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The denial industry

By Cindy Baxter - posted Thursday, 19 July 2007

When UK TV’s Channel 4 gave the go-ahead to Martin Durkin for his Great Global Warming Swindle proposal there would have been cheers across the plush Washington offices of numerous industry-funded think tanks.

A major plank in their 15-year campaign against action on global warming had been laid down - and just in the nick of time.

2007 has been a big one for the climate. We have seen the IPCC conclude, with 90 per cent certainty, that global warming is happening and that we are causing it. We have seen huge companies like HSBC and Conoco Phillips (and even Rupert Murdoch’s News Corporation) not only accepting the science, but joining global efforts to combat global warming. Al Gore won an Oscar for An Inconvenient Truth.


Much of the world has shifted to focusing on how we should deal with climate change rather than whether we should. But what is the point in continuing to deny the science? Is this really a scientific debate?

In 2001, US communications guru and advisor to the Republicans, Frank Luntz, wrote a memo to the Republicans advising them on the language they should use when talking about climate change.

“The scientific debate remains open,” he wrote. “Voters believe that there is no consensus about global warming within the scientific community. Should the public come to believe the scientific issues are settled, their views about global warming will change accordingly. Therefore, you need to continue to make the lack of scientific certainty a primary issue in the debate, and defer to scientists and other experts in the field.”

Those scientists and experts have been provided by the Washington think tanks funded by ExxonMobil and other oil, coal and car companies. Many of them are interviewed in The Swindle.

A classic example is Fred S. Singer, who is heavily involved with no less than 14 Exxon-funded think tanks. Contrary to what is said in The Swindle, he is not a Professor. Nor was he ever a director of the US weather service. He has published few, if any, papers contributing to the IPCC.

He has been a leading light in denying climate science since the early 1990’s and admits getting money from the fossil fuel industry. Indeed, he has been brought to Australia on a couple of occasions, both times paid for by industry groups such as the Institute for Public Affairs.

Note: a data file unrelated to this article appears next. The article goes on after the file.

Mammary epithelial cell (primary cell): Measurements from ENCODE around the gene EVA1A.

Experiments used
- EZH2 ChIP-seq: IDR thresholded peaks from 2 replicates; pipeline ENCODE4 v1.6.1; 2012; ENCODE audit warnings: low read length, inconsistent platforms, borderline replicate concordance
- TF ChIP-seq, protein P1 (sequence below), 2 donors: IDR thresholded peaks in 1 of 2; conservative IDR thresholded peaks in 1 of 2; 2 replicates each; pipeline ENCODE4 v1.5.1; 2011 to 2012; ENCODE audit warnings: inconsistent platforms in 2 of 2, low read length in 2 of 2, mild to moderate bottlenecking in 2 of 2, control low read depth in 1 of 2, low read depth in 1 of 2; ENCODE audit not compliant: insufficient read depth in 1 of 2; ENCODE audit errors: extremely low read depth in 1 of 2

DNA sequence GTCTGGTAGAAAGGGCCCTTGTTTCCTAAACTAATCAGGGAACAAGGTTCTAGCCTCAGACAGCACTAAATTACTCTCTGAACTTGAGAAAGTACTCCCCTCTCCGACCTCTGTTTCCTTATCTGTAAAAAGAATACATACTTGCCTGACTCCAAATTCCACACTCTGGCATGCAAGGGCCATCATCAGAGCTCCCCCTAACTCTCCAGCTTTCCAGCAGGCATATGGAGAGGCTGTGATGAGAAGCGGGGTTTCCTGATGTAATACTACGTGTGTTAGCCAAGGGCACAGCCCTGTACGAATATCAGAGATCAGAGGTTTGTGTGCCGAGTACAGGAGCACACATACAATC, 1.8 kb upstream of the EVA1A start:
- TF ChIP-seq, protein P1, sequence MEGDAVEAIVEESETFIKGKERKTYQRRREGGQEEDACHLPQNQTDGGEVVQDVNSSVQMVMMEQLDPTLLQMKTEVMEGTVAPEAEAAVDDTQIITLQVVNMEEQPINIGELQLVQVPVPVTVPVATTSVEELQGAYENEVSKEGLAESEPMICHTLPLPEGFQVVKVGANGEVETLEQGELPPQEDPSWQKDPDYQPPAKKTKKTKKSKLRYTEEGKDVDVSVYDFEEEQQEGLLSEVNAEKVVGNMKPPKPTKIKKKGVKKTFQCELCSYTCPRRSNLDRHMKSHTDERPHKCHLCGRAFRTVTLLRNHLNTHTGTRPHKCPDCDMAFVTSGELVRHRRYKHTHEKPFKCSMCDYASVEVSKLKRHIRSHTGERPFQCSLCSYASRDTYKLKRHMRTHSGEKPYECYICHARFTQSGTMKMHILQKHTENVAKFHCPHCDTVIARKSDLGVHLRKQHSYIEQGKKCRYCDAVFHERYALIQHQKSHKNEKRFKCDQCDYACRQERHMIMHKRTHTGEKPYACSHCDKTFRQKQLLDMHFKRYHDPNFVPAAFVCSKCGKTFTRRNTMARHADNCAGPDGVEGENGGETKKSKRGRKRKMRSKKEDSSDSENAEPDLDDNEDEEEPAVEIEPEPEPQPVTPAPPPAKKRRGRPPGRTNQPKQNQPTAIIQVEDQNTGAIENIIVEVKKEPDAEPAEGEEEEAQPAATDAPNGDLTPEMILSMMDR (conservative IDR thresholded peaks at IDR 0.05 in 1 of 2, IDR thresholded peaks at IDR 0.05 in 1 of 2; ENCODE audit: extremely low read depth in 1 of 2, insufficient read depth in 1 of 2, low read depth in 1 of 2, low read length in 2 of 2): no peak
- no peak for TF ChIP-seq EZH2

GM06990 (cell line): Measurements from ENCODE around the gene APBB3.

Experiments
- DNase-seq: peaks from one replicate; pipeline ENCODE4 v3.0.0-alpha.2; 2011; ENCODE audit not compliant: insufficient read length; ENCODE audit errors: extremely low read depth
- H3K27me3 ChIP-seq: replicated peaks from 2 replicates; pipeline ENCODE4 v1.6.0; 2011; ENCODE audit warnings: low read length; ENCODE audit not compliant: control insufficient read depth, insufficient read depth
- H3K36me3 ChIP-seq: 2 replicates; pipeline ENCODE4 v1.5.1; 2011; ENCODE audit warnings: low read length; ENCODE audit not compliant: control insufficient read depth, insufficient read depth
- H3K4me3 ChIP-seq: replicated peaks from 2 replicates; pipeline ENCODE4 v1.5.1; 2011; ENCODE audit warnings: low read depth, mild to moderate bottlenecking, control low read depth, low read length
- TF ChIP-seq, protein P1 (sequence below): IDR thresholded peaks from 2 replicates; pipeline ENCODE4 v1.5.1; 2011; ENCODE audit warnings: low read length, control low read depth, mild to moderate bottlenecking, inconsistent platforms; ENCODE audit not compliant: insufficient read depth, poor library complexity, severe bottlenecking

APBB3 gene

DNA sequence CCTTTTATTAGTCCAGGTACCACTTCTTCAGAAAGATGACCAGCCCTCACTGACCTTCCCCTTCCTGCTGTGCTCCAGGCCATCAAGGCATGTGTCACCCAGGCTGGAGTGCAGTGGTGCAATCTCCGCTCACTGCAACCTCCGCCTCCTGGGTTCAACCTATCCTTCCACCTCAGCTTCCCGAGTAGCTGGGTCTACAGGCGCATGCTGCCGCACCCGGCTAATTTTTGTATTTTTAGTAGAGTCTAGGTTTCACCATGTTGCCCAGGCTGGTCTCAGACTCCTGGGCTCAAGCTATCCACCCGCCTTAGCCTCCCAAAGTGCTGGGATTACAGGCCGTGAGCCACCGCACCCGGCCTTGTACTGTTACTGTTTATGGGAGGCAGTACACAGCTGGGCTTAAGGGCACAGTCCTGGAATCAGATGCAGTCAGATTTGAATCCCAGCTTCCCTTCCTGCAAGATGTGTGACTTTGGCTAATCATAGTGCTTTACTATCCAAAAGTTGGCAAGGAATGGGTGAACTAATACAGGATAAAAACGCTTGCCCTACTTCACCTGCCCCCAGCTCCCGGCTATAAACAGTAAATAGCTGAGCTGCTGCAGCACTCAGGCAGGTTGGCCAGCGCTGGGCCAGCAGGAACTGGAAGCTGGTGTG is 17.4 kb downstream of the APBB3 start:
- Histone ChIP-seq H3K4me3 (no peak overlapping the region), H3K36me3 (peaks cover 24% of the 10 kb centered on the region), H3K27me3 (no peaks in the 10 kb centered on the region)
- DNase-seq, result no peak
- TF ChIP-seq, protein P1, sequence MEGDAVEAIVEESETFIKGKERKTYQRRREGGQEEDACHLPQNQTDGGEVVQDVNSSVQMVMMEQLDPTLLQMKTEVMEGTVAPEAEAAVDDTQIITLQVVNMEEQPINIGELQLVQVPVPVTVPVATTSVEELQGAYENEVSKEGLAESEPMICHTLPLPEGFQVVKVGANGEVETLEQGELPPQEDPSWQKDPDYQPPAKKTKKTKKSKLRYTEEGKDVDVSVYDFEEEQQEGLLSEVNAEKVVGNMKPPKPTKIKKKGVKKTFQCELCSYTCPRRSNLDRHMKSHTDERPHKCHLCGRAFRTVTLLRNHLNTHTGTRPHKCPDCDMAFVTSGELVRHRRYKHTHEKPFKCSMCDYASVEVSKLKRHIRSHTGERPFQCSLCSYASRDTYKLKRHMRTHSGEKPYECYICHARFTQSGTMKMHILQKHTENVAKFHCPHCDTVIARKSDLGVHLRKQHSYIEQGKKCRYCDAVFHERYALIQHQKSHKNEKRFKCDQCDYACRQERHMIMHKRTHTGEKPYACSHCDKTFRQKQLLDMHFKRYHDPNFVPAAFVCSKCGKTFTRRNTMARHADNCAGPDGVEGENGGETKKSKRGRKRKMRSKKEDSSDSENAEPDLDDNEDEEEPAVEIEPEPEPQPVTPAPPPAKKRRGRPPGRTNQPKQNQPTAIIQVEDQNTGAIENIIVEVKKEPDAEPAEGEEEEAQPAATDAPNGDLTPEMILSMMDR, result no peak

Fred’s a busy man in the denial industry - he has also appeared over the years as, variously, the scientific expert for the chemical industry questioning science over the hole in the ozone layer; with the nuclear industry for claiming that nuclear energy is safe, and is still running arguments against the links between second hand smoke and health. At one point he argued that mirrors in the sky would save the ozone layer.

Singer is a professional denial machine. But he is one of the people Martin Durkin would have you believe is a “leading climate scientist”. Seven other of the interviewees are also closely connected with the same Exxon-funded group of think tanks and have been central to the denial campaign for the last 15 years (Patrick Michaels and Richard Lindzen in particular).

About the only bone fide “leading climate scientist” in the original film was Carl Wunsch, an oceanographer who says he was misled by Durkin as to the nature of the program, and was quoted entirely out of context. Wunsch has made an official complaint to the UK broadcasting watchdog, Ofcom. His interview was cut from the documentary shown on Australian television.

The money Exxon and its cronies have spent on climate denial in the US has been successful, especially during the Bush era. The US Government remains outside the Kyoto Protocol. The White House has been accused by leading US climate scientists of gagging them. Bush’s own environmental advisor Phil Cooney was caught watering down the climate science in official government documents. He resigned last year and went to work for Exxon.

Before viewing The Great Global Warming Swindle, the Australian public should have known of these connections, and that the film’s content is part of the long term campaign by an industry-funded propaganda machine to stop action on climate change.

Like the famous tobacco industry quote in the late 1960’s, “doubt is [their] product”.

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About the Author

Cindy Baxter is co-author of, a Greenpeace website which tracks Exxon’s funding of the climate denial industry. She is currently based in Washington.

Creative Commons LicenseThis work is licensed under a Creative Commons License.

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